I reviewed The Legend of Ninja Cowboy Bear last year and basically didn't like the text, but loved the illustrations. I still don't like the text and I still love the illustrations! The ninja likes to play with his friends, cowboy and bear. But the ninja likes to do adventurous things, like jumping on beds and climbing trees. He persuades his friends to join him, instead of allowing them to choose what to play (picking flowers or painting pictures). They both get hurt and the ninja makes fun of them so they leave. Then the ninja is lonely and misses his friends - he goes to find them and works out a way that he can be adventurous, but not hurt his friends and join in their games. Everyone lives happily ever after. The pictures are adorably exquisite and I love that they handily translated the Japanese characters in a couple of the spreads. But the platitudes are just too much. I realize the story may be meant to be read tongue-in-cheek, but I don't think kids will see it that way. Of course, the fact that the text is didactic and cliched doesn't detract from kids enjoying this series and most parents WANT "issue" books anyways. I just don't like it personally.
Verdict: Add this one if you already have the original. It's popular with many parents and kids don't care about the didactism. And the pictures are lovely!
The Way of the Ninja by David Bruins, illustrated by Hilary Leung
ISBN: 978-1554536153; Published September 2010 by Kids Can Press; Review copy provided by the publisher through Raab Associates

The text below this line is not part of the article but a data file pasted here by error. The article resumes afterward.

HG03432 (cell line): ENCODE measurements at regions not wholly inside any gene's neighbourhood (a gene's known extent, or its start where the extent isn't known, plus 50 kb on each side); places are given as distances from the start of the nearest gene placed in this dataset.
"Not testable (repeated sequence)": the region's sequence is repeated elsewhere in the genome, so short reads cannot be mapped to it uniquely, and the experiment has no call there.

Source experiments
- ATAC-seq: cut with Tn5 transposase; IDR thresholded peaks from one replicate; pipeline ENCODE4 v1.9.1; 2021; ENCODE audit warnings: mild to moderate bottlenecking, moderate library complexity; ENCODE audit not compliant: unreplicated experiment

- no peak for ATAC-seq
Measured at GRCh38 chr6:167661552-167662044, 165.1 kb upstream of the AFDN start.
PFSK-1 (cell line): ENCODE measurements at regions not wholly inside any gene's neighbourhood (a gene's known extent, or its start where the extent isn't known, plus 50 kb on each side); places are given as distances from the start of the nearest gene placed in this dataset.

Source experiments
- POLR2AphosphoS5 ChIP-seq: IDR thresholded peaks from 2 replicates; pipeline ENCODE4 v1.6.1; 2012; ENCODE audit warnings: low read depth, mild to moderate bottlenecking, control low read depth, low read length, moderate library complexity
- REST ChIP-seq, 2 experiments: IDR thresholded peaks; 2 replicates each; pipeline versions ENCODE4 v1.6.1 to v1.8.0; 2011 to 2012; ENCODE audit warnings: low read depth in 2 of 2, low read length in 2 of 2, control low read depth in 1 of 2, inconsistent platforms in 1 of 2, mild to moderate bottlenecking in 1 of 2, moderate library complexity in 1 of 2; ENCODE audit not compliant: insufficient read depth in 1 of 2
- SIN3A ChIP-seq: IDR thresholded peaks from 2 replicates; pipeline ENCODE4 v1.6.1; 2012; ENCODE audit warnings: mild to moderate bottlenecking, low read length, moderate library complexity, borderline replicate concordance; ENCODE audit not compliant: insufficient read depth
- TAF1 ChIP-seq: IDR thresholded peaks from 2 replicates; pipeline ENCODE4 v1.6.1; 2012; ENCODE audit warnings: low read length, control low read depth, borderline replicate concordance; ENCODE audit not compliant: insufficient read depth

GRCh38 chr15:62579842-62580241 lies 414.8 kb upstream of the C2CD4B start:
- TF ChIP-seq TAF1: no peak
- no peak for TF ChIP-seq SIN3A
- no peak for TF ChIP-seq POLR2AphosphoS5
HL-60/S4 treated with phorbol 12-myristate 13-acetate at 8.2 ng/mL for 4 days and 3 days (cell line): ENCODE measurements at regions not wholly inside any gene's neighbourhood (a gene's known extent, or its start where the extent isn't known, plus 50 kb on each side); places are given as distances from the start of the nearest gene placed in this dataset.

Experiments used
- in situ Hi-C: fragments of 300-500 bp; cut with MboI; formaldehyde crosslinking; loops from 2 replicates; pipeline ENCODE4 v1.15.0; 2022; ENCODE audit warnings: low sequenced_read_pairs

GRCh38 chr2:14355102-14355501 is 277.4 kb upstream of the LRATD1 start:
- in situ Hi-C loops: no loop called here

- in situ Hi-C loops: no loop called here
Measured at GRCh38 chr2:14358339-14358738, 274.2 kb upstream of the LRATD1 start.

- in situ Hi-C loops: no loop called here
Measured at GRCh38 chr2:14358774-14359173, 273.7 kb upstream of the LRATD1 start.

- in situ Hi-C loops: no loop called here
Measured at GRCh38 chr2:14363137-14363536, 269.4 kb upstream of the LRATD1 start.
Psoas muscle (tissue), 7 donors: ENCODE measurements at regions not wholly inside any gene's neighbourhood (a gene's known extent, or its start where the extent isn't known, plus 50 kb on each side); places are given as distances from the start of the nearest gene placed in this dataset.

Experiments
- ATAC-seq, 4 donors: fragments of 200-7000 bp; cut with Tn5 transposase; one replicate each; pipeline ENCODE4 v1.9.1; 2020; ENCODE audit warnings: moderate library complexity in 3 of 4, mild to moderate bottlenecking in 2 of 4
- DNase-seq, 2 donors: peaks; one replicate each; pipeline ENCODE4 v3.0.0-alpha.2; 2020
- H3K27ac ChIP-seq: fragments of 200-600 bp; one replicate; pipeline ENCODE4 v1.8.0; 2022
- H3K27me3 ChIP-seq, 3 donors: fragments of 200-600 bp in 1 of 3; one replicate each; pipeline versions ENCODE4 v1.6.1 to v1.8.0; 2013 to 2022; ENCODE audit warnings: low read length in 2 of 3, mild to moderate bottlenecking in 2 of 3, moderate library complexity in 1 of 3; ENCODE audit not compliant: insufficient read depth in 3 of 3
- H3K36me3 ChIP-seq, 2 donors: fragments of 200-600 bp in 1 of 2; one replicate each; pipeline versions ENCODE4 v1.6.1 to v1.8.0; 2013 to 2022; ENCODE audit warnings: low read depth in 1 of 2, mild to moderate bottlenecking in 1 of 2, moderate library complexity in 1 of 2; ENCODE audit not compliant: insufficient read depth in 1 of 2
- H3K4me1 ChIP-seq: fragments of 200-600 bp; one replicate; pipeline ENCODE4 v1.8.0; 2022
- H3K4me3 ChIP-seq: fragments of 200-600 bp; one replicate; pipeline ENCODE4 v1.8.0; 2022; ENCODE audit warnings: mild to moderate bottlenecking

[Nominated for Cybils]
This one I don't think even issue-happy parents will be clamoring for. The blocky, photoshopped illustrations tell the story of a moose who doesn't like to get wet, cold, or really enjoy anything outdoors. He searches for what he feels he's missing through meditation, on the internet, and "Praying to the Moose above". Finally, he realizes he needs to "take life by the antlers" to find what he's missing. He promptly sets sail in a convenient sailboat, gets caught in a storm, stranded on a desert island, and decides to make the best of things instead of giving in to circumstances. He creates a Robinson Crusoe-like life on the island with his new turtle friend Tuesday, gets rescued by a ship and enjoys a long cruise home, then happily greets his friends and invites them to go cliff-diving.
I'm not quite sure what the point of this story is. Sure, you could hand it to kids who spend their lives vegetating in front of the tv, but I don't really see them turning it off and going outside to explore based on this. Or the same things for kids who are scared to try new things. The book is very humorous, but the humor is waaaay over the heads of most kids. They're unlikely to pick up on the Robinson Crusoe joke (most adults are unlikely to pick up on this for that matter) or the finding yourself humor, or the golf ball epiphany. I think this story really had adults in mind - probably best as a graduation gift.
Verdict: A fun graduation gift, but not recommended for a children's library collection.
Making the moose out of life by Nicholas Oldland
ISBN: 978-1554535804; Published August 2010 by Kids Can Press; Review copy provided by the publisher through Raab Associates